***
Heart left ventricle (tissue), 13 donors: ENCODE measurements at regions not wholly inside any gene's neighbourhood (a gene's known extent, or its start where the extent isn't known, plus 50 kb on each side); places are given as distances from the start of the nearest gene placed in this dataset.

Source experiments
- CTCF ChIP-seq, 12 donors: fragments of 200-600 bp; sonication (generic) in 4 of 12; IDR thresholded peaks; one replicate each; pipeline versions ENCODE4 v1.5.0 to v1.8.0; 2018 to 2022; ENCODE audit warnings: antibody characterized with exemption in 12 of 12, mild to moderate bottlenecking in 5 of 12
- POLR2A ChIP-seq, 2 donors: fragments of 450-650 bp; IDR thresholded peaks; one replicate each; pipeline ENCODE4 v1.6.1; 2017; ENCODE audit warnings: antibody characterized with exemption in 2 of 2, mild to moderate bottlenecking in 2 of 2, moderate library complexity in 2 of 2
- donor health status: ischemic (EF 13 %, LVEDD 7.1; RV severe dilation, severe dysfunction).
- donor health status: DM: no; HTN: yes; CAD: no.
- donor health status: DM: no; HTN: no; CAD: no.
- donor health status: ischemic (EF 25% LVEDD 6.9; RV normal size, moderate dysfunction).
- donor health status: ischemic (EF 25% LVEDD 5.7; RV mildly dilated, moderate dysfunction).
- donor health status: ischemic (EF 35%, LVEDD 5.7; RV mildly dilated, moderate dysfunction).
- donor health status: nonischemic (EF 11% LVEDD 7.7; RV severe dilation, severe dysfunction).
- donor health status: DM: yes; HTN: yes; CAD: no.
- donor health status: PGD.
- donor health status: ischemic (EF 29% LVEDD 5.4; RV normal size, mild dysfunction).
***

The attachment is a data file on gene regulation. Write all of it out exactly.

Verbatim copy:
Heart left ventricle (tissue), 13 donors: ENCODE measurements at regions not wholly inside any gene's neighbourhood (a gene's known extent, or its start where the extent isn't known, plus 50 kb on each side); places are given as distances from the start of the nearest gene placed in this dataset.

Source experiments
- CTCF ChIP-seq, 12 donors: fragments of 200-600 bp; sonication (generic) in 4 of 12; IDR thresholded peaks; one replicate each; pipeline versions ENCODE4 v1.5.0 to v1.8.0; 2018 to 2022; ENCODE audit warnings: antibody characterized with exemption in 12 of 12, mild to moderate bottlenecking in 5 of 12
- POLR2A ChIP-seq, 2 donors: fragments of 450-650 bp; IDR thresholded peaks; one replicate each; pipeline ENCODE4 v1.6.1; 2017; ENCODE audit warnings: antibody characterized with exemption in 2 of 2, mild to moderate bottlenecking in 2 of 2, moderate library complexity in 2 of 2
- donor health status: ischemic (EF 13 %, LVEDD 7.1; RV severe dilation, severe dysfunction).
- donor health status: DM: no; HTN: yes; CAD: no.
- donor health status: DM: no; HTN: no; CAD: no.
- donor health status: ischemic (EF 25% LVEDD 6.9; RV normal size, moderate dysfunction).
- donor health status: ischemic (EF 25% LVEDD 5.7; RV mildly dilated, moderate dysfunction).
- donor health status: ischemic (EF 35%, LVEDD 5.7; RV mildly dilated, moderate dysfunction).
- donor health status: nonischemic (EF 11% LVEDD 7.7; RV severe dilation, severe dysfunction).
- donor health status: DM: yes; HTN: yes; CAD: no.
- donor health status: PGD.
- donor health status: ischemic (EF 29% LVEDD 5.4; RV normal size, mild dysfunction).